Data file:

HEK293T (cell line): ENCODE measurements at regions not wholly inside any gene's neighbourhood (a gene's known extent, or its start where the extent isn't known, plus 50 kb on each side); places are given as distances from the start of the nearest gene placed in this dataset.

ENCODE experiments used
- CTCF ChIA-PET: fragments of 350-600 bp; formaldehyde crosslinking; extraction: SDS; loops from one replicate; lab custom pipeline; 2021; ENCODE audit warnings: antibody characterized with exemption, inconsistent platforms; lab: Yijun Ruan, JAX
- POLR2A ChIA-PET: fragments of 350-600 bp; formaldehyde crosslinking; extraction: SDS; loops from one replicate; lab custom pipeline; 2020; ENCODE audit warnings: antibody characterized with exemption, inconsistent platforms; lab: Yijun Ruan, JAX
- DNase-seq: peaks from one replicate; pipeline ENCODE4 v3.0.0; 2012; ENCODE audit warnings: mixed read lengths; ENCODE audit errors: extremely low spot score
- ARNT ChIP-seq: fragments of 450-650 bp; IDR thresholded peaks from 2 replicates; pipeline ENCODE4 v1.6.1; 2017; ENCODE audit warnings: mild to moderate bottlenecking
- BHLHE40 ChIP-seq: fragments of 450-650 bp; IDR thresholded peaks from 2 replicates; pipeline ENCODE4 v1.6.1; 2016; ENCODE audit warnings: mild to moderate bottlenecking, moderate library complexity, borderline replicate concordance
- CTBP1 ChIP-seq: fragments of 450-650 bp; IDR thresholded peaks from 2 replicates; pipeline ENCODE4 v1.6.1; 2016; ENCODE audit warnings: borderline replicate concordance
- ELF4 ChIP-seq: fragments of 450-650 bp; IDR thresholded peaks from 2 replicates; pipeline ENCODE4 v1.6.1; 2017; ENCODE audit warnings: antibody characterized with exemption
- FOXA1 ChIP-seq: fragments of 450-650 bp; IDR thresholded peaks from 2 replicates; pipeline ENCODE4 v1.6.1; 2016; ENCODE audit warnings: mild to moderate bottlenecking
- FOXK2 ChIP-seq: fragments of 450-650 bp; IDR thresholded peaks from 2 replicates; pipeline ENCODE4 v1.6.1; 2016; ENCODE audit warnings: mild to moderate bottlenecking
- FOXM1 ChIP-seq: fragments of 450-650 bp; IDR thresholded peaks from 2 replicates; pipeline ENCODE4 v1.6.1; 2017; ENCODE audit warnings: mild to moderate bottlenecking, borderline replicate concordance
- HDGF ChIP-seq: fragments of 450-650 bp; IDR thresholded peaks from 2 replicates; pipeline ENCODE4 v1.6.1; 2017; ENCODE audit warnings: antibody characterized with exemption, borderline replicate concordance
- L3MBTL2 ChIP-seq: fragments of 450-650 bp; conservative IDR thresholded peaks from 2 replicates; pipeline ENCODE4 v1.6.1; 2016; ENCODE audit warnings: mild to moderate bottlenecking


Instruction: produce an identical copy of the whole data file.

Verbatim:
HEK293T (cell line): ENCODE measurements at regions not wholly inside any gene's neighbourhood (a gene's known extent, or its start where the extent isn't known, plus 50 kb on each side); places are given as distances from the start of the nearest gene placed in this dataset.

ENCODE experiments used
- CTCF ChIA-PET: fragments of 350-600 bp; formaldehyde crosslinking; extraction: SDS; loops from one replicate; lab custom pipeline; 2021; ENCODE audit warnings: antibody characterized with exemption, inconsistent platforms; lab: Yijun Ruan, JAX
- POLR2A ChIA-PET: fragments of 350-600 bp; formaldehyde crosslinking; extraction: SDS; loops from one replicate; lab custom pipeline; 2020; ENCODE audit warnings: antibody characterized with exemption, inconsistent platforms; lab: Yijun Ruan, JAX
- DNase-seq: peaks from one replicate; pipeline ENCODE4 v3.0.0; 2012; ENCODE audit warnings: mixed read lengths; ENCODE audit errors: extremely low spot score
- ARNT ChIP-seq: fragments of 450-650 bp; IDR thresholded peaks from 2 replicates; pipeline ENCODE4 v1.6.1; 2017; ENCODE audit warnings: mild to moderate bottlenecking
- BHLHE40 ChIP-seq: fragments of 450-650 bp; IDR thresholded peaks from 2 replicates; pipeline ENCODE4 v1.6.1; 2016; ENCODE audit warnings: mild to moderate bottlenecking, moderate library complexity, borderline replicate concordance
- CTBP1 ChIP-seq: fragments of 450-650 bp; IDR thresholded peaks from 2 replicates; pipeline ENCODE4 v1.6.1; 2016; ENCODE audit warnings: borderline replicate concordance
- ELF4 ChIP-seq: fragments of 450-650 bp; IDR thresholded peaks from 2 replicates; pipeline ENCODE4 v1.6.1; 2017; ENCODE audit warnings: antibody characterized with exemption
- FOXA1 ChIP-seq: fragments of 450-650 bp; IDR thresholded peaks from 2 replicates; pipeline ENCODE4 v1.6.1; 2016; ENCODE audit warnings: mild to moderate bottlenecking
- FOXK2 ChIP-seq: fragments of 450-650 bp; IDR thresholded peaks from 2 replicates; pipeline ENCODE4 v1.6.1; 2016; ENCODE audit warnings: mild to moderate bottlenecking
- FOXM1 ChIP-seq: fragments of 450-650 bp; IDR thresholded peaks from 2 replicates; pipeline ENCODE4 v1.6.1; 2017; ENCODE audit warnings: mild to moderate bottlenecking, borderline replicate concordance
- HDGF ChIP-seq: fragments of 450-650 bp; IDR thresholded peaks from 2 replicates; pipeline ENCODE4 v1.6.1; 2017; ENCODE audit warnings: antibody characterized with exemption, borderline replicate concordance
- L3MBTL2 ChIP-seq: fragments of 450-650 bp; conservative IDR thresholded peaks from 2 replicates; pipeline ENCODE4 v1.6.1; 2016; ENCODE audit warnings: mild to moderate bottlenecking